Benji Rogers is the co-founder and chief strategy officer of PledgeMusic and the lead musician behind the band Marwood. A public speaker, investor, and musician from London and New York, Rogers was the recipient of the A&R Worldwide “Digital Executive of the Year” award, and in 2013 he was named to Billboard‘s 40 Under 40 Power Players list. Digital Media Wire had the chance to ask Benji some questions about PledgeMusic, the music industry, and the role of blockchain in this new model. Below is a recording of Benji’s responses along with a transcription. Read More »

Welcome To The RightsTech Revolution

Concurrent Media Strategies, LLC, publisher of the Concurrent Media blog, and Digital Media Wire, Inc., producers of Digital Entertainment World and the New York Media Festival, among other conferences, today announced the official launch of RightsTech, a new forum — blog, newsletter, conferences — for cross-industry global collaboration focused on furthering technology innovation around rights management and licensing across multiple media verticals.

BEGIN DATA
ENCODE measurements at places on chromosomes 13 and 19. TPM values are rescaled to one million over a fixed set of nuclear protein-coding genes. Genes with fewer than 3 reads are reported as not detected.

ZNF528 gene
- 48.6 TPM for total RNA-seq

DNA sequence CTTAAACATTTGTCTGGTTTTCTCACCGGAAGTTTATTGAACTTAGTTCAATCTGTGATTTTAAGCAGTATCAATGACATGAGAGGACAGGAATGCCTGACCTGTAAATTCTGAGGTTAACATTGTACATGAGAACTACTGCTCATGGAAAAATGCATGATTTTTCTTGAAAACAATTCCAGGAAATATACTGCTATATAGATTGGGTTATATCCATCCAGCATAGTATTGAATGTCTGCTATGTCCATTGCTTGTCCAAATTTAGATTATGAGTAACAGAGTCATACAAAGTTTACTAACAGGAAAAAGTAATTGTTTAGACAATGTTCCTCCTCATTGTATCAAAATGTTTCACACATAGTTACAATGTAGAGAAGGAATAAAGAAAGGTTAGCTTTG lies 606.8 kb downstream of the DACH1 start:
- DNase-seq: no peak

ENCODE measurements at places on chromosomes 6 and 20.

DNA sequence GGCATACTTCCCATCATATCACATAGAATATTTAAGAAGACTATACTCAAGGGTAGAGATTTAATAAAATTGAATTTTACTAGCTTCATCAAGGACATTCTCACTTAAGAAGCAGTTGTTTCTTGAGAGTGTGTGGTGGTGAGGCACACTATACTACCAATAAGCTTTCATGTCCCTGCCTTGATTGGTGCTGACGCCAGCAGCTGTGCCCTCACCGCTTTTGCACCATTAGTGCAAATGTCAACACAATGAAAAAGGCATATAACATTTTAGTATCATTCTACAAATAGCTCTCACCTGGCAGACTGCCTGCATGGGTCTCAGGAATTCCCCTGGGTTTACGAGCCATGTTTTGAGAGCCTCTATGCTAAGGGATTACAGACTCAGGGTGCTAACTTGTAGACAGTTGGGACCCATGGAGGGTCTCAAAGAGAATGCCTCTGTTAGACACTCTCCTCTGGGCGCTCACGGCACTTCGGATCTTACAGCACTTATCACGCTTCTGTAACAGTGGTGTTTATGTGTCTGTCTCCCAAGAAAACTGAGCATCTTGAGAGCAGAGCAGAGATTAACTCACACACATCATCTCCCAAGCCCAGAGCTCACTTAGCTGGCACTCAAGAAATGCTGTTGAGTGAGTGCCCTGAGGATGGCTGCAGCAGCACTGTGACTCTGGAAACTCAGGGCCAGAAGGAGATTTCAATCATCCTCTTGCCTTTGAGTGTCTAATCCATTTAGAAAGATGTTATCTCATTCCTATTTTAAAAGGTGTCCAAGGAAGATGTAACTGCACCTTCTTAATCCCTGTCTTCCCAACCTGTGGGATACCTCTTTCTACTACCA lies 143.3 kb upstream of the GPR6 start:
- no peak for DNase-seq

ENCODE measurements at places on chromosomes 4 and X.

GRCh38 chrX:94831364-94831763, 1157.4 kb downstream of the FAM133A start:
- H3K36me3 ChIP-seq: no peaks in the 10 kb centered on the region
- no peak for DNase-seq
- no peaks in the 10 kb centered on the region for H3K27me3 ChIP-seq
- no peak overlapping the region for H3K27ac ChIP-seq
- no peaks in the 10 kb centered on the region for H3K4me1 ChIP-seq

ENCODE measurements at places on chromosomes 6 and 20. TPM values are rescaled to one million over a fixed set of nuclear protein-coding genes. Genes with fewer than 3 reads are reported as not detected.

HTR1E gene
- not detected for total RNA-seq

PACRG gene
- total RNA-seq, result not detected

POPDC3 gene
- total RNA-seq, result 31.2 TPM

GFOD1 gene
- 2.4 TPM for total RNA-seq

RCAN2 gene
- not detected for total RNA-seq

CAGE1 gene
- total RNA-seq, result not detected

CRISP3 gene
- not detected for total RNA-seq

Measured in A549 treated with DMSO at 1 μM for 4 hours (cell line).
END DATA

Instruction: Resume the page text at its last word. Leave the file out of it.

rightstechlogo-2The inaugural RightsTech Summit will be held July 26 at the the Japan Society in New York City. The newsletter, which you can subscribe to here, will keep you up to date on all the news and conversation around the emerging RightsTech ecosystem. The blog will be an evolving platform for discussion and debate among the various stakeholders. Read More »

RightsTech Summit set for New York City on July 26

On July 26 Digital Media Wire and Concurrent Media Strategies will hold the inaugural RightsTech Summit at the Japan Society in New York City, a 1-day executive leadership conference that brings together cross-industry leaders focused on furthering technology innovation around rights management and licensing across multiple media verticals.